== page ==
Stanley Brouwn, 1 step – 100000 steps, published by Utrechtse Kring, Utrecht 1972, 27 x 21 cm
Stanley Brouwn has died, aged 81; a new triennial of contemporary art for Uptown Manhattan
Ellen Gallagher, Abu Simbel, 2005, 62 x 90 cm, photogravure, watercolour, colour pencil, varnish, pomade, plasticine, fake fur, gold leaf and crystals. Courtesy: Private collection and WIELS, Brussels
WIELS, Brussels, Belgium
At home in the gallery
Q: What do you wish you knew? A: All that I don’t, of course!
On Alan Clarke’s Rita, Sue and Bob Too, the death of Ian Brady, and what laughter might conceal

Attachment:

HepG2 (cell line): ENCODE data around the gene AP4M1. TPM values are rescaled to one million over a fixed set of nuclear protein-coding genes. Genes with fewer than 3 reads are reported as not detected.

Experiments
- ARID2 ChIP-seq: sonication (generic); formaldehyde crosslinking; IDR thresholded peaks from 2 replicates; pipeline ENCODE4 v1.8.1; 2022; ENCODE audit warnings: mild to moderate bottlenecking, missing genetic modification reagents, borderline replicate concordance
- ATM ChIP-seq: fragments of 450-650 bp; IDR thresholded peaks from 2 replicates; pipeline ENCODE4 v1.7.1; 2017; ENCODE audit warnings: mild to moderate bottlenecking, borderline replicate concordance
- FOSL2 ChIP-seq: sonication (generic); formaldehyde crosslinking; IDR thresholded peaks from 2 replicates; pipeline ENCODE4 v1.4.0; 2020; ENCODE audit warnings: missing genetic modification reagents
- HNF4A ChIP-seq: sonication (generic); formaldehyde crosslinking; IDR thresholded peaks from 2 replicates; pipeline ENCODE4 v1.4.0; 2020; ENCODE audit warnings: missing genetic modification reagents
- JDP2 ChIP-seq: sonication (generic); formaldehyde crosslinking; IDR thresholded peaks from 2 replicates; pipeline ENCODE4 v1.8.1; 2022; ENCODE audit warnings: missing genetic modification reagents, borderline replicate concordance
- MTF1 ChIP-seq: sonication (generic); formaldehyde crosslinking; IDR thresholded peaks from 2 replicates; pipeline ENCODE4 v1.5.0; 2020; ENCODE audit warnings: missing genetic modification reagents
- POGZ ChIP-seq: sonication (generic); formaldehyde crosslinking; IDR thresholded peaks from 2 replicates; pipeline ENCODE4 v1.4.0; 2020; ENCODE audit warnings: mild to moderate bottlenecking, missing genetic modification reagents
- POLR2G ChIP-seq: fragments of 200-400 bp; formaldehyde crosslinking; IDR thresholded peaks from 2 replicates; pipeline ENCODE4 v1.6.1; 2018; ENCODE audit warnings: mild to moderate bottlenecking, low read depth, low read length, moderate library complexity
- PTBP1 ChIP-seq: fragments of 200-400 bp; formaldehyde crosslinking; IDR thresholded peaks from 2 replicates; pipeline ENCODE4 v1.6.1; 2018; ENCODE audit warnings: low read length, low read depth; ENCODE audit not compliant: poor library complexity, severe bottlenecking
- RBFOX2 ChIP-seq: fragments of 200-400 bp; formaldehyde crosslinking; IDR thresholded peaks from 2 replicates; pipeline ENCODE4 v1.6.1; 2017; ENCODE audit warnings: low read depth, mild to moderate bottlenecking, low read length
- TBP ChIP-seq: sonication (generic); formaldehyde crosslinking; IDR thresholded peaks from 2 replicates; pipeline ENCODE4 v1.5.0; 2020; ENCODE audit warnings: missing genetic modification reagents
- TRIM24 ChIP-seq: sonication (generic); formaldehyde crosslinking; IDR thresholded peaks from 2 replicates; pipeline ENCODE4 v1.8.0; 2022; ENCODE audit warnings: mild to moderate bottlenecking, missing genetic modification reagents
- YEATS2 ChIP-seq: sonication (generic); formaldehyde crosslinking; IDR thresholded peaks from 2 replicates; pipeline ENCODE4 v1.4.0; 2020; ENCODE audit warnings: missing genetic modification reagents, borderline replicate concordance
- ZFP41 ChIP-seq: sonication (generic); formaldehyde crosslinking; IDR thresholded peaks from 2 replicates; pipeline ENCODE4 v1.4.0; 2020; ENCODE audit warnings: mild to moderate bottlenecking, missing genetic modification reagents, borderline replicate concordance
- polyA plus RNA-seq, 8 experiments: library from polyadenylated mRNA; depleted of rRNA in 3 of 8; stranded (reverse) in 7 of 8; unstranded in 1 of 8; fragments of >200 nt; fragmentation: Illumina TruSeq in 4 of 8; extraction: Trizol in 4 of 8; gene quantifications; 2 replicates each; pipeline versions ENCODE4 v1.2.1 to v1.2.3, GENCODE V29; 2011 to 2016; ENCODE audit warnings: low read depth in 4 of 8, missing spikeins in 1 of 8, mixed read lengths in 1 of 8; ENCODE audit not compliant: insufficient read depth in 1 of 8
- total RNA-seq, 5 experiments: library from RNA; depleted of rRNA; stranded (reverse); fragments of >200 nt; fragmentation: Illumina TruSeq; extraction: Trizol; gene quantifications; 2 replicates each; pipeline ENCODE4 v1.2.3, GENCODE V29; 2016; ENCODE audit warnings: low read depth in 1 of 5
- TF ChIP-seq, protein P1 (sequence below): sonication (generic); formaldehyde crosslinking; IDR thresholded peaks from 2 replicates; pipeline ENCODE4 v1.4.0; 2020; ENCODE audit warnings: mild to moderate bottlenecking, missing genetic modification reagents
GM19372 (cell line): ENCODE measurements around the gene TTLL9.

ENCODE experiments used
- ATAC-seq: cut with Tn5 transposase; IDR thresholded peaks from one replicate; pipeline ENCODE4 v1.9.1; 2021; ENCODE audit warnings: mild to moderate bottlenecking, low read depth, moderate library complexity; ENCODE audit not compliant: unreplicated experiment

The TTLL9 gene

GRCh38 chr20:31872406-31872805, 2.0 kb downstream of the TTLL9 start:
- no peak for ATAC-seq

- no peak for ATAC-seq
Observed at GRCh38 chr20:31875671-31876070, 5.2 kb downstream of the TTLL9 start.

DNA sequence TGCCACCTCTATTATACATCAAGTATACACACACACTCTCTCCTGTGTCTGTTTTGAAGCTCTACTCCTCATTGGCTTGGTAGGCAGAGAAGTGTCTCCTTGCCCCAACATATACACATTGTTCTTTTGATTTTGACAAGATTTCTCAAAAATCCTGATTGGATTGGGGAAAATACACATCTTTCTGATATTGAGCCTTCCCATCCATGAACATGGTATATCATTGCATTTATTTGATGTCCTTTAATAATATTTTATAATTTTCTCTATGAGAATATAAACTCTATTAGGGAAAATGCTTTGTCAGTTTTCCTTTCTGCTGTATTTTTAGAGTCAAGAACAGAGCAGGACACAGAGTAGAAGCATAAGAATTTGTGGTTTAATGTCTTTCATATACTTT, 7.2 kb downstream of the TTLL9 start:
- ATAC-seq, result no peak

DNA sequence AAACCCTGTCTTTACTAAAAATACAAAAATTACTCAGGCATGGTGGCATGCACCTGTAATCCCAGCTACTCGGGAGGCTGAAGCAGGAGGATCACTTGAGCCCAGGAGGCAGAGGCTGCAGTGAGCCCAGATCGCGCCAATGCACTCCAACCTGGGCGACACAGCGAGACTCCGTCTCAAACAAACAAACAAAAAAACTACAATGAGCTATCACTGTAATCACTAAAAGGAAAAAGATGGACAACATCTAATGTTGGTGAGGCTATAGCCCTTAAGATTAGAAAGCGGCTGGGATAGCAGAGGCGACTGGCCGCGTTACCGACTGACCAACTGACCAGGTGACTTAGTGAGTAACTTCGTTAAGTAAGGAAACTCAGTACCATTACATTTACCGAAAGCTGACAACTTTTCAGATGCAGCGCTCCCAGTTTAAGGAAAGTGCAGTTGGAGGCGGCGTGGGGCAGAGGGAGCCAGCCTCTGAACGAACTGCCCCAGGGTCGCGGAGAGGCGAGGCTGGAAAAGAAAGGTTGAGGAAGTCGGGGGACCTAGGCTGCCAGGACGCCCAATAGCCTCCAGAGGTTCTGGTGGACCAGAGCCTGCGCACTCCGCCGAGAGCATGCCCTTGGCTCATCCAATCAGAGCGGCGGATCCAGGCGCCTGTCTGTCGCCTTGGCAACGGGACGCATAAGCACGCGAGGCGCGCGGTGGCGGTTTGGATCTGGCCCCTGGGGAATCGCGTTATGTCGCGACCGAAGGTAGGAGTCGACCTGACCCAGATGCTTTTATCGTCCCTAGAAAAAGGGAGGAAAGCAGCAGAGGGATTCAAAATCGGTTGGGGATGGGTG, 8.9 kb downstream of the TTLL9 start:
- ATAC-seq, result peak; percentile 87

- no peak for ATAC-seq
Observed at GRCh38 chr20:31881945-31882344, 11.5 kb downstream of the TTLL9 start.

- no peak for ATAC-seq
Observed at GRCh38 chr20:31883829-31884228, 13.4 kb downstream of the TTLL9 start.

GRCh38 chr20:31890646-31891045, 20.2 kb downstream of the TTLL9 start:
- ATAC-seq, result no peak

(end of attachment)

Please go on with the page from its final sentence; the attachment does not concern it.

Celebrating its 70th anniversary, a preview of some of the highlights of this year’s festival which opens today
Nina Canell, Gum Shelf, 2017. Courtesy: galleries Barbara Wien and Daniel Marzona, Berlin. © André Morin / le Crédac
Ahead of Paris Gallery Weekend, a round-up of the best shows to see in the French capital
A stroll through the off-site shows
Henry Scott Tuke, The Critics, 1927, oil on board, 41 x 51 cm. Courtesy: Warwick District Council, Leamington Spa
Tate Britain, London, UK
A first look at ‘Viva Arte Viva’ at the Arsenale
BROUWNTOYS 4000 AD, c. 1964, artist book, 11 × 11 cm. Courtesy: Archiv Marzona, Berlin; photograph: Nadja Vogel
With the sad news of the death of Stanley Brouwn, aged 81, revisiting this feature on the elusive artist, first...

Latest Magazines

frieze magazine

March 2017

frieze magazine

April 2017

frieze magazine

May 2017